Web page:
Please support the David Webster Memorial Fund to enhance our collections space.


David passed away on July 4th, 2015. His title was Collections Manager, but that doesn’t begin to describe all of his contributions. He was continually pushing the Museum to embrace new technologies, acquiring and cataloguing artifacts, curating and fabricating exhibits. David began working here in 1999, when he created the first professional system to manage our growing collections. Eventually he took on a larger role in exhibit design and fabrication.

Most of what you see in our exhibits for the past decade has been due to David’s hard work and creative touch, although he shied away from any public acknowledgement of his enormous contributions.

His legacy lives on in the highly searchable online collections catalogue on our website. To honor his memory, the Museum has set up a David Webster Memorial Fund, which will be dedicated to continuing David's work to improve the Museum's collections management. Click here to donate



The Hoboken Historical Museum’s collections holds over 100,000 documents, maps, drawings, books, photographs, slides, videos and objects related to the history of our city. While the museum has been collecting since 1986, formal accessioning and cataloging began in 2001. Since 2006, the Museum has offered an online version of its collections catalog. Our mission is collecting materials related only to Hoboken, but some holdings do relate to the surrounding region or are part of our national heritage such as World War I Port of Embarkation, ocean liners or Stevens family activities. It includes tribute items related to one of Hoboken's most famous citizens, Frank Sinatra, but other materials name many other people. The people file has over 17,000 names and records include several tens of thousands of names in descriptions or images.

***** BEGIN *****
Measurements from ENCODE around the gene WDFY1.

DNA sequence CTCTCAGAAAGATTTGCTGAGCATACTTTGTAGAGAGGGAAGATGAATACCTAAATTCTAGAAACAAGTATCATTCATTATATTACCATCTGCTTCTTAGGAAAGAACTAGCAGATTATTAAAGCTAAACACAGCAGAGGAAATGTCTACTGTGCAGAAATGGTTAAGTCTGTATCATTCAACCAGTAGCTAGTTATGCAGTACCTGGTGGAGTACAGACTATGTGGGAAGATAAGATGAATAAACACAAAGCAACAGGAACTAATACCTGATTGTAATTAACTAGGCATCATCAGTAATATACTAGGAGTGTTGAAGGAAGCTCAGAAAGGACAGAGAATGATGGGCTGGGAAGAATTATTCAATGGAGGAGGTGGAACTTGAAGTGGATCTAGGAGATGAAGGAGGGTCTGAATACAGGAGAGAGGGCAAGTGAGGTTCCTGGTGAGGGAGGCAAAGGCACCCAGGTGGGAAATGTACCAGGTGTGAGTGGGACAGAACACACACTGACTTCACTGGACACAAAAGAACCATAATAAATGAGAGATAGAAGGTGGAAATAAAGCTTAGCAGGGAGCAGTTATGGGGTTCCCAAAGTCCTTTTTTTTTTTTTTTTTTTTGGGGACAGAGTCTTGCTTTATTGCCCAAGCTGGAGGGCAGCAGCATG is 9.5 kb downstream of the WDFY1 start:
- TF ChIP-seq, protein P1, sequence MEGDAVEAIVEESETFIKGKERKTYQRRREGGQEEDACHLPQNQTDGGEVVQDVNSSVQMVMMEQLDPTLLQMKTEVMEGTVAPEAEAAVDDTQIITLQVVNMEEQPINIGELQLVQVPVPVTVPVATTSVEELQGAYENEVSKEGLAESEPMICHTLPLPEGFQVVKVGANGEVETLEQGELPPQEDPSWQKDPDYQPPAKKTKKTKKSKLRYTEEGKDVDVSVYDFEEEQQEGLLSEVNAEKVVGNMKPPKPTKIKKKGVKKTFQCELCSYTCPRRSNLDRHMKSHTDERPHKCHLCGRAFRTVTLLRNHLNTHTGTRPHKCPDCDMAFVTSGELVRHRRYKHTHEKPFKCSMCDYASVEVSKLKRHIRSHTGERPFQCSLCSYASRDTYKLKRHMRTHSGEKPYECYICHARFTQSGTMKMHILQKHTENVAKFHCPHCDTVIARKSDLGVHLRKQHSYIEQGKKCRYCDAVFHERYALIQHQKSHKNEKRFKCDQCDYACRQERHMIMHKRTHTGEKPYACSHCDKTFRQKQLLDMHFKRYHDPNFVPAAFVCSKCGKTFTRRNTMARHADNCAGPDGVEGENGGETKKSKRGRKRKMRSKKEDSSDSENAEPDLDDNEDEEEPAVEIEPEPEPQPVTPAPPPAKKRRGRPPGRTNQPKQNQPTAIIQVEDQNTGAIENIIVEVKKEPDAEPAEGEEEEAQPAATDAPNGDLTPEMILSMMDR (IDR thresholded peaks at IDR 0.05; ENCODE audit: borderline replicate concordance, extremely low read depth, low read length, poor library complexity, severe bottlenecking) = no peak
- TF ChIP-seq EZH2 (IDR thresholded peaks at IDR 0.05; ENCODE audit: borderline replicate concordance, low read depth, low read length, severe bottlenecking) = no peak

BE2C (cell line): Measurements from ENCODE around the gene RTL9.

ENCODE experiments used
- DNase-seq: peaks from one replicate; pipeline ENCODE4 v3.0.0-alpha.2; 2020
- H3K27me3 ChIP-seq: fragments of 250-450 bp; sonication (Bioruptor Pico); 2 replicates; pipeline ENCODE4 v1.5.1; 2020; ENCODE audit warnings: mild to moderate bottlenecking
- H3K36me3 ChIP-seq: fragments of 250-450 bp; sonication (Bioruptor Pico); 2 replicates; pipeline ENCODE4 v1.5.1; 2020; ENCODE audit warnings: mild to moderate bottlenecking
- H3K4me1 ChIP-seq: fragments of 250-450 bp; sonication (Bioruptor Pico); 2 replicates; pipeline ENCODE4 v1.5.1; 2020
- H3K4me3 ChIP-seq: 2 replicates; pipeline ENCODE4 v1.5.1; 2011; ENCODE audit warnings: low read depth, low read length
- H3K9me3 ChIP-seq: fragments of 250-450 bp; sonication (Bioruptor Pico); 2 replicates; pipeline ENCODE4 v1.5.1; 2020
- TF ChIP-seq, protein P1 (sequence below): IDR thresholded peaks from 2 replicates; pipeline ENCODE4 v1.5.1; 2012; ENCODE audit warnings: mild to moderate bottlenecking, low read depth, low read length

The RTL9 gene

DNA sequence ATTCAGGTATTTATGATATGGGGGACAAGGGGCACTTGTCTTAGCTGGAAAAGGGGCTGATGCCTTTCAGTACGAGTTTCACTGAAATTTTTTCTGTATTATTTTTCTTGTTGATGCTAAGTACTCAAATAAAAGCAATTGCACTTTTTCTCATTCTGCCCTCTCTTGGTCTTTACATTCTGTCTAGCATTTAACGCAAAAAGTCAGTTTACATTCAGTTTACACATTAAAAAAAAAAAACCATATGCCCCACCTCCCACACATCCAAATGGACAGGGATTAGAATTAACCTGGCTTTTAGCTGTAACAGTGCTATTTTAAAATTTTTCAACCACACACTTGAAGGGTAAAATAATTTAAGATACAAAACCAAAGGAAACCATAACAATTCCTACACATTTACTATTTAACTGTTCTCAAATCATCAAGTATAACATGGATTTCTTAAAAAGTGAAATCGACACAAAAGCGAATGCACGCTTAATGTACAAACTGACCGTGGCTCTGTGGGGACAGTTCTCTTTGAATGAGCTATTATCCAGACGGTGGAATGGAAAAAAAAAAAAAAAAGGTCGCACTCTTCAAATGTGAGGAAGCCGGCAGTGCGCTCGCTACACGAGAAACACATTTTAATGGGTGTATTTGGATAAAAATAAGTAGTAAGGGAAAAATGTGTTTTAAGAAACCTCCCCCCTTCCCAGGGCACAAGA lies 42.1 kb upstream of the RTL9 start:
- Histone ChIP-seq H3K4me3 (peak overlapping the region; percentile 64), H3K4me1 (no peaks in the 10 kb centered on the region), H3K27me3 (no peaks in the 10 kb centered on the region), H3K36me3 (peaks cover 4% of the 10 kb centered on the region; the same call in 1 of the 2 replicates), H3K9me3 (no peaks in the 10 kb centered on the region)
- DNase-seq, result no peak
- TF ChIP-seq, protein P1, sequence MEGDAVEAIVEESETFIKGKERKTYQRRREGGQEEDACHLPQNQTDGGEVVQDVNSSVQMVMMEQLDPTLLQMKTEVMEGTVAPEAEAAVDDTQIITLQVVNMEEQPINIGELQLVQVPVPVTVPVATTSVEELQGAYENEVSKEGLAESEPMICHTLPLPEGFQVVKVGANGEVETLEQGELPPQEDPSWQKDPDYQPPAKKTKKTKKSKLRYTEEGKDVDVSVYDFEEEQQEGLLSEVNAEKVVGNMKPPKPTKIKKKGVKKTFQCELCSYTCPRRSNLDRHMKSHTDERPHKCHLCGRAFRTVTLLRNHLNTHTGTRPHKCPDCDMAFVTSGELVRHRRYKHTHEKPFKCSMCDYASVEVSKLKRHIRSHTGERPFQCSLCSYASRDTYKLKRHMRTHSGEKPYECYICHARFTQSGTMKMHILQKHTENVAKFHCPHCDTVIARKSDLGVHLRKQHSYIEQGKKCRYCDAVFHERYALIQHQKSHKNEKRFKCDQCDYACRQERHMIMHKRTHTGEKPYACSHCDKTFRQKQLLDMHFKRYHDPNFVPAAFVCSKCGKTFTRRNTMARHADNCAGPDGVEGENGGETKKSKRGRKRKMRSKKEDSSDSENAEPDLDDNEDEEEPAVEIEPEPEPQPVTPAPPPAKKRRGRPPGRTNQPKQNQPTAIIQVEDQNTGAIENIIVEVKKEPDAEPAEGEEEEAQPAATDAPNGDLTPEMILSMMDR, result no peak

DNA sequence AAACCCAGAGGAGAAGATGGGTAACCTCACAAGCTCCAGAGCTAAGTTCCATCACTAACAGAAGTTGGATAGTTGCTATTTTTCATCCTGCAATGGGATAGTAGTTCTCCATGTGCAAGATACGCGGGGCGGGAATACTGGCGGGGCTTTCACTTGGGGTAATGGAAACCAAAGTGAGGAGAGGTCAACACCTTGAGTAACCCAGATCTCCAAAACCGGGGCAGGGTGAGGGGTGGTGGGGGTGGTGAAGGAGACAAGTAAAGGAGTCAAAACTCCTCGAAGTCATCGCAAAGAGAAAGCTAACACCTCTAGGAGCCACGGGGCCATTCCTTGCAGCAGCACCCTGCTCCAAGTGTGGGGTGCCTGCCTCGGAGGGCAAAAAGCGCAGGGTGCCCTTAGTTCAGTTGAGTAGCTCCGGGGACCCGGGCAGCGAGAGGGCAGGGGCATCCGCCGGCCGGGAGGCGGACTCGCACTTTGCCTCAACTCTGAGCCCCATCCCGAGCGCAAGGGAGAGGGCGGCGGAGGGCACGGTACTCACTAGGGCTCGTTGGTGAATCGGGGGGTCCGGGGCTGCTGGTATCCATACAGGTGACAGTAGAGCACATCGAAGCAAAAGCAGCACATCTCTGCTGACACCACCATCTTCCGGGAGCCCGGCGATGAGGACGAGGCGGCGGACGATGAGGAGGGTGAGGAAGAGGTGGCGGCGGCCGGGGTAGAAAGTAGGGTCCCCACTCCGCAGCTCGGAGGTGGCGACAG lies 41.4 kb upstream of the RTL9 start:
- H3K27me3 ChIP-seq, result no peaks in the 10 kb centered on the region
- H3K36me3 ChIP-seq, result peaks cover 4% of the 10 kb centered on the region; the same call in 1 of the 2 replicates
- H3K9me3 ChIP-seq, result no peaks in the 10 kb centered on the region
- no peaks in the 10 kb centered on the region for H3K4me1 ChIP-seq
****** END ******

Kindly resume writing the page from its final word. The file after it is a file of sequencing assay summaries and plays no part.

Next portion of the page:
Objects can range from the vecoll HA 20050640001MHsign day 2001032002101ry small - a Holland America Line sandwich or cocktail pick - to the very large - the twelve-foot high "Last Drop" that was part of the world-famous Maxwell House Coffee "Good to the Last Drop" neon sign that graced our waterfront from 1938 to about 1993.

Do we have everything about Hoboken? No, and never will. The scopmhsigninstalled20011710001e and range of people's lives, commerce, government, schools and more will always outstrip our capacity to collect everything that can be considered historical. We must be selective in what we collect and preserve to eventually present to the public about Hoboken through exhibitions, publications, events and digitally. The Museum is very grateful for the people who through the years have helped to fulfill, and continue to support, our mission by the donation of Hoboken items of all kinds. Our catalog credits and the Gifts and Acquisitions pages are only a small token of recognition to the these people.


Users can access an online collections database containing nearly 16,000 records with over 56,000 viewable images. It is in an easy-to-use format and as of mid-2015, it became mobile adaptive for phone and tablet users. It has multiple ways to research Hoboken's past.

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